This interview was conducted February 21, 2001
Kiki Dee, or Miss Amoureuse to some of us, is still Loving & Free, as her classic self-written track from 1973 rings in our ears. She conveys instant warmth that has never faded, despite the roller-coaster ride of contemporary music.
She has managed to fend off the vices that caught out others, such as the three “ds”drugs, depression, and drink problems, and her 1981 hit Star says it all: “Don’t you tell me it’s tough…They can build you up, and they can break you down, with just the right words”.
In this interview, Kiki tells it all. She has views on the get-rich-quick phenomenon, underlined by the “Popstars” hype, and even re-assessed the song Star while we were chatting. That’s how Kiki is: no fixed, stubborn views. Always prepared to think it over again. So what was it about Star? She admitted it was not one of her favourites. She’s happier with the acoustic guitar in hand, and the gentle ballads. She’s especially proud of her first ever attempt at song-writing with Loving & Free.
Star was more commercialised. But I suggested the song was a decoy. Much like Terry Jacks’ 1974 classic Seasons In the Sun, so too with Star. It is an up-tempo feel-good rhythm which conceals bitter or forlorn lyrics.
Her latest album, recorded at the Tickety-boo offices in 1998, is Where Rivers Meet. It’s an interesting blend of Asian culture music, and underlines a complete revisionism in Kiki’s work. That change and lust for experimentation is thanks to the new music influence in her life, Carmelo Luggeri. Recently, he has opened a studio in Hertfordshire, north of London, where demos have already been recorded.
Kiki would sure like to record again with Elton, what with a number one UK hit in 1976 Don’t Go Breaking My Heart, and follow-ups Loving You is Sweeter Than Ever (1979), and True Love (1993). Most recently, she partnered again, at MSG last October. But Kiki doesn’t want to be labelled as “Elton’s singer”; she wants to be defined as an individual. “Me and Elton are musically a million miles apart with my current direction,” Kiki says.
Kiki, real name Pauline Matthews, has a nickname Elton gave her. “He calls me Stan, after the footballer Stanley Matthews,” she says. “Also, I’m sometimes known as Perilous Pauline, by mostly just Keek.”
Getting her name right is really important since she became a radio presenter. It was a nerve-wracking experience, when she narrated the 3-part The Elton John Story on BBC Radio 2, in November 2000. In her own words:
“It was quite challenging. First of all, I was interviewed for it as a contributor. I heard they had thought about Phil Collins doing it, and I thought it was an odd choice. Then they asked whether I would present it! I had a script written for me. I remember having to lie down at home after doing it! I tried to narrate it in a natural way, but without punctuating it with too much of my own personality, especially since it wasn’t my words. I kept it deadpan really! It was fun.”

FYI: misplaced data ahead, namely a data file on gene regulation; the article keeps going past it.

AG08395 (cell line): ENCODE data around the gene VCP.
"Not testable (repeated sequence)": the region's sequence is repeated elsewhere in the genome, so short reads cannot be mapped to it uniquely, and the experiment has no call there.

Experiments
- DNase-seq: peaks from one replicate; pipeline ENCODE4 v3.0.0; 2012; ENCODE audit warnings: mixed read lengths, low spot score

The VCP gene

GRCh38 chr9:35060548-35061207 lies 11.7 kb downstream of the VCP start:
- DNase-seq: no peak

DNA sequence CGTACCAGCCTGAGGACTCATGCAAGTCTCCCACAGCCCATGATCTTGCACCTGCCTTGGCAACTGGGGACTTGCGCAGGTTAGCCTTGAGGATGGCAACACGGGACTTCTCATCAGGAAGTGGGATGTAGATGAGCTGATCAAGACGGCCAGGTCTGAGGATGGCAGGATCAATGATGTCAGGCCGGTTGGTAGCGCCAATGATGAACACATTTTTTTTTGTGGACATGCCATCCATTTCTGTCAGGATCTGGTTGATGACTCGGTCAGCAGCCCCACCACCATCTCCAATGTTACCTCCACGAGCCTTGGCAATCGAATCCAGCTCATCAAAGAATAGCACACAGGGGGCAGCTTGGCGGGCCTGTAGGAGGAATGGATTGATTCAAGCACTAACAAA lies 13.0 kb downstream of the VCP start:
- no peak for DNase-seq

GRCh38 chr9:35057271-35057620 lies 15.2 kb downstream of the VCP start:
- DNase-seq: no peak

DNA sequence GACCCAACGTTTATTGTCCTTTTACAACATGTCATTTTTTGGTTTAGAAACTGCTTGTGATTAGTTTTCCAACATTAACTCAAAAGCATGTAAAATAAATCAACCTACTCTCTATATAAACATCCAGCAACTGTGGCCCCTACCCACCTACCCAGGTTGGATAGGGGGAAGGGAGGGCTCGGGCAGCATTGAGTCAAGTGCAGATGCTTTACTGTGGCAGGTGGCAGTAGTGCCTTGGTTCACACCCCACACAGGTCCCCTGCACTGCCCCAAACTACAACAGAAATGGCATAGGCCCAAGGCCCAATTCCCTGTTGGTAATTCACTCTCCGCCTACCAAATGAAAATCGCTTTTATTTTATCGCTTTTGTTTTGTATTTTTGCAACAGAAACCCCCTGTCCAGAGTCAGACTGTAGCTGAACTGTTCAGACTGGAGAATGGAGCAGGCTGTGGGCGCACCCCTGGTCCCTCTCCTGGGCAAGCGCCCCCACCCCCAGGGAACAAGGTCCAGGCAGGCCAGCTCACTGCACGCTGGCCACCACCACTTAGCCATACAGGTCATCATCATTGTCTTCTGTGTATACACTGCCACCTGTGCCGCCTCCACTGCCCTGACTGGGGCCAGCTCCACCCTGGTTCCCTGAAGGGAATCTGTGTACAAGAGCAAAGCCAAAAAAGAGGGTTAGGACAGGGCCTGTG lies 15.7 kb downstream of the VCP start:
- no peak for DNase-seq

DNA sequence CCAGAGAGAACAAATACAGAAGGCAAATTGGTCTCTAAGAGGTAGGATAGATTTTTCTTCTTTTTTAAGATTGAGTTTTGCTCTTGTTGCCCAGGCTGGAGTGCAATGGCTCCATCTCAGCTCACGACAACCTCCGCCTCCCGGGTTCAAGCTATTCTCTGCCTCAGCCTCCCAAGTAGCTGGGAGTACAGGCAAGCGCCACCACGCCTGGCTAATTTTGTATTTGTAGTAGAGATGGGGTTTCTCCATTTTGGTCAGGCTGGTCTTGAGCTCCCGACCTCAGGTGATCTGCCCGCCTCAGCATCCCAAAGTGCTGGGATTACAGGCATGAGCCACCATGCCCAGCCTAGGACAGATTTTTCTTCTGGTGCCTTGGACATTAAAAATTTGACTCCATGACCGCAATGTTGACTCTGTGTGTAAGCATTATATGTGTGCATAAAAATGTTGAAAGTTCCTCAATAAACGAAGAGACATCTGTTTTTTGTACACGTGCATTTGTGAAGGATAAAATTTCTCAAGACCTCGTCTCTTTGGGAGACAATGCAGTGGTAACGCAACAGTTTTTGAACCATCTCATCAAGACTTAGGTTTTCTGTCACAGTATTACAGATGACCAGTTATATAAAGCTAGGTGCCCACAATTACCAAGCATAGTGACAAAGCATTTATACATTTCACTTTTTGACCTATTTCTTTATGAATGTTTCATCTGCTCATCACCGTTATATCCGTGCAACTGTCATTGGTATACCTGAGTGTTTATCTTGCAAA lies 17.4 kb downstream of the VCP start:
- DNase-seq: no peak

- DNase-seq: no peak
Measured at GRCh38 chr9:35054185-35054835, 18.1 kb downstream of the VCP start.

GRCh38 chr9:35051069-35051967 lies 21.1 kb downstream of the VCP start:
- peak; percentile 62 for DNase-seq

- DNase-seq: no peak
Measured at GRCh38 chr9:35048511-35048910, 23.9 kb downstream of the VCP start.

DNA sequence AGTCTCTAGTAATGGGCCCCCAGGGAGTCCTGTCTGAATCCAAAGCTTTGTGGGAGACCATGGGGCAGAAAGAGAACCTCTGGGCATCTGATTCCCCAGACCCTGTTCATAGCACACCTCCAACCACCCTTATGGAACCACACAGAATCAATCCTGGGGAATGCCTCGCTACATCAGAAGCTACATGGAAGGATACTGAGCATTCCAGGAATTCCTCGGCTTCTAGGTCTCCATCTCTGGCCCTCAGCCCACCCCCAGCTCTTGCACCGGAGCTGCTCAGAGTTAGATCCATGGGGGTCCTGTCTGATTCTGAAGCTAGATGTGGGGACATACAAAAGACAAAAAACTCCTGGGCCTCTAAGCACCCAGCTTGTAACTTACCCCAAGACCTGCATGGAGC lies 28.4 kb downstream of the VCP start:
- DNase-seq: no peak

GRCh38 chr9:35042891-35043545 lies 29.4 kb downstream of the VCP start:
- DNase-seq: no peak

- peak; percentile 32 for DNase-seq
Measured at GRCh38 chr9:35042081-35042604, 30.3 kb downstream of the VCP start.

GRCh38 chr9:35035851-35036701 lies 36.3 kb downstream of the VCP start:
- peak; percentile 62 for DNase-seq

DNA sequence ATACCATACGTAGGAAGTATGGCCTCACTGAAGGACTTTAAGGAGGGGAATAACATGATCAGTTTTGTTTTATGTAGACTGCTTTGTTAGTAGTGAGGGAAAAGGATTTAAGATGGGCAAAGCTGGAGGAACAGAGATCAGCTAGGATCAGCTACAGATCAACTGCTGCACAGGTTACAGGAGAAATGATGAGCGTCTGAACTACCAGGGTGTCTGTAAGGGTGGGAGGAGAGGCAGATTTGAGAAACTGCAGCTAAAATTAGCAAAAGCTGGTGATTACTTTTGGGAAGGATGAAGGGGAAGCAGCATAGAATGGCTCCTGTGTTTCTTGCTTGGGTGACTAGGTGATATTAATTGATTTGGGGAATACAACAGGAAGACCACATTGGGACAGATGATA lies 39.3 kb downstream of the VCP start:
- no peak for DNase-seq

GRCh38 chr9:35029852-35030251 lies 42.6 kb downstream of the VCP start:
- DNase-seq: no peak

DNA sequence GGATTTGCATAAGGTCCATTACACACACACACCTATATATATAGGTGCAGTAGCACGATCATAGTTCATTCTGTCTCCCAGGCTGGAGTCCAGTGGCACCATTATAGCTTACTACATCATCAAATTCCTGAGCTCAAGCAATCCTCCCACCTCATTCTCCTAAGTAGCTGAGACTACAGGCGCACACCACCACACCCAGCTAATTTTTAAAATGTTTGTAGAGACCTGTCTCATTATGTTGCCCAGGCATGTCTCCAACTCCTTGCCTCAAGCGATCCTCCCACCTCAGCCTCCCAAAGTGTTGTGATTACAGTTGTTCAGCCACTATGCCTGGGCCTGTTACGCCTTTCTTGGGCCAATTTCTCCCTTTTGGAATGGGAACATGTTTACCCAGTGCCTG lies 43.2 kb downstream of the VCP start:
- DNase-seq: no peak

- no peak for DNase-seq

There were a few aspects Elton might not have appreciated in this rockumentary: “There wasn’t time for me to sit and analyse it, I was reading it off the cuff, and didn’t contribute towards it. The moment when John Reid was applauded for steering something, and the drugs thing. I feel people do dramatise that part of his life, which is understandable in journalism.”
GM: Elton does seem to encourage that too, talking a lot about the drugs situation. It came through in the recent Parkinson interview, as elsewhere.
KD: “Yes I guess he does. But the Parkinson interview was very good, Elton came across very grown up.”
And which Elton songs does Kiki like? “I like Rocket Man, and ballads like Come Down In Time from that period. Daniel, because I have a friend called Daniel in New York, and I’m Still Standing. I like the ballads most.
Nigel Olsson asked Kiki to perform the Roachford song Naked Without You, for his new album, out in Japan since February. Nigel approached Kiki during the MSG show last October. Much like with Don’t Go Breaking, this song was also recorded by adding Kiki’s vocals on the other side of the world, Nigel in California, Kiki in London. The song was recorded in England in November, and Carmelo produced the vocals. “I haven’t heard it yet, ha!” Kiki said it’s close to the original version of the song, but as a duet. “I liked the lyrics, and I think my voice sounded good on it.”
Kiki, born Bradford, Yorkshire, 6 March 1947, knew she wanted to sing since she was 10. The rest, as they say, is history.
Stan! – Saturday, February 22 2003 at 20:08:44